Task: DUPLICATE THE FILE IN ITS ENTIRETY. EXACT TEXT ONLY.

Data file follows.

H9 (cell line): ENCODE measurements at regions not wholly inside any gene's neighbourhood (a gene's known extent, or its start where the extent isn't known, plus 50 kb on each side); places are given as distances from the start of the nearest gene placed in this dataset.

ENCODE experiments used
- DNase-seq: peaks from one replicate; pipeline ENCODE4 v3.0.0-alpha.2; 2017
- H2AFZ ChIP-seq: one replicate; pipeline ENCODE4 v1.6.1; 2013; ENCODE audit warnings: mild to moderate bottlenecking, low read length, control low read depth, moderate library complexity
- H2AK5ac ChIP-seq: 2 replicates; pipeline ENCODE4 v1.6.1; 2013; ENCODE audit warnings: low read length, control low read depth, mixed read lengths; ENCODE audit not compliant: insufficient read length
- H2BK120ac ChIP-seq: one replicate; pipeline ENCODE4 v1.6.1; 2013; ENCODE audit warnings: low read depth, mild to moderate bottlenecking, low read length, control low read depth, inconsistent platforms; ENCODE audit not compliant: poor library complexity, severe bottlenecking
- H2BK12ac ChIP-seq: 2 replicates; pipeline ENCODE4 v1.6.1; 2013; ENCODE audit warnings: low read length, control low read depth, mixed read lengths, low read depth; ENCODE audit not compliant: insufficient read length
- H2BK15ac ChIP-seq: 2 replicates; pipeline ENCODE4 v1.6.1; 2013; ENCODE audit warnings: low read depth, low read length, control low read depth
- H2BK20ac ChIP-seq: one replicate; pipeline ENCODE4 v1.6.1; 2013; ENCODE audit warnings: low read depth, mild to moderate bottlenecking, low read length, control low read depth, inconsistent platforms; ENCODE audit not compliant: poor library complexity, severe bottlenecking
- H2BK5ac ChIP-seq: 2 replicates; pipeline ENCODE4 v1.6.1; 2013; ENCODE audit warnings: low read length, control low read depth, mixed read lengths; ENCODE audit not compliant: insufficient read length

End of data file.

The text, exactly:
H9 (cell line): ENCODE measurements at regions not wholly inside any gene's neighbourhood (a gene's known extent, or its start where the extent isn't known, plus 50 kb on each side); places are given as distances from the start of the nearest gene placed in this dataset.

ENCODE experiments used
- DNase-seq: peaks from one replicate; pipeline ENCODE4 v3.0.0-alpha.2; 2017
- H2AFZ ChIP-seq: one replicate; pipeline ENCODE4 v1.6.1; 2013; ENCODE audit warnings: mild to moderate bottlenecking, low read length, control low read depth, moderate library complexity
- H2AK5ac ChIP-seq: 2 replicates; pipeline ENCODE4 v1.6.1; 2013; ENCODE audit warnings: low read length, control low read depth, mixed read lengths; ENCODE audit not compliant: insufficient read length
- H2BK120ac ChIP-seq: one replicate; pipeline ENCODE4 v1.6.1; 2013; ENCODE audit warnings: low read depth, mild to moderate bottlenecking, low read length, control low read depth, inconsistent platforms; ENCODE audit not compliant: poor library complexity, severe bottlenecking
- H2BK12ac ChIP-seq: 2 replicates; pipeline ENCODE4 v1.6.1; 2013; ENCODE audit warnings: low read length, control low read depth, mixed read lengths, low read depth; ENCODE audit not compliant: insufficient read length
- H2BK15ac ChIP-seq: 2 replicates; pipeline ENCODE4 v1.6.1; 2013; ENCODE audit warnings: low read depth, low read length, control low read depth
- H2BK20ac ChIP-seq: one replicate; pipeline ENCODE4 v1.6.1; 2013; ENCODE audit warnings: low read depth, mild to moderate bottlenecking, low read length, control low read depth, inconsistent platforms; ENCODE audit not compliant: poor library complexity, severe bottlenecking
- H2BK5ac ChIP-seq: 2 replicates; pipeline ENCODE4 v1.6.1; 2013; ENCODE audit warnings: low read length, control low read depth, mixed read lengths; ENCODE audit not compliant: insufficient read length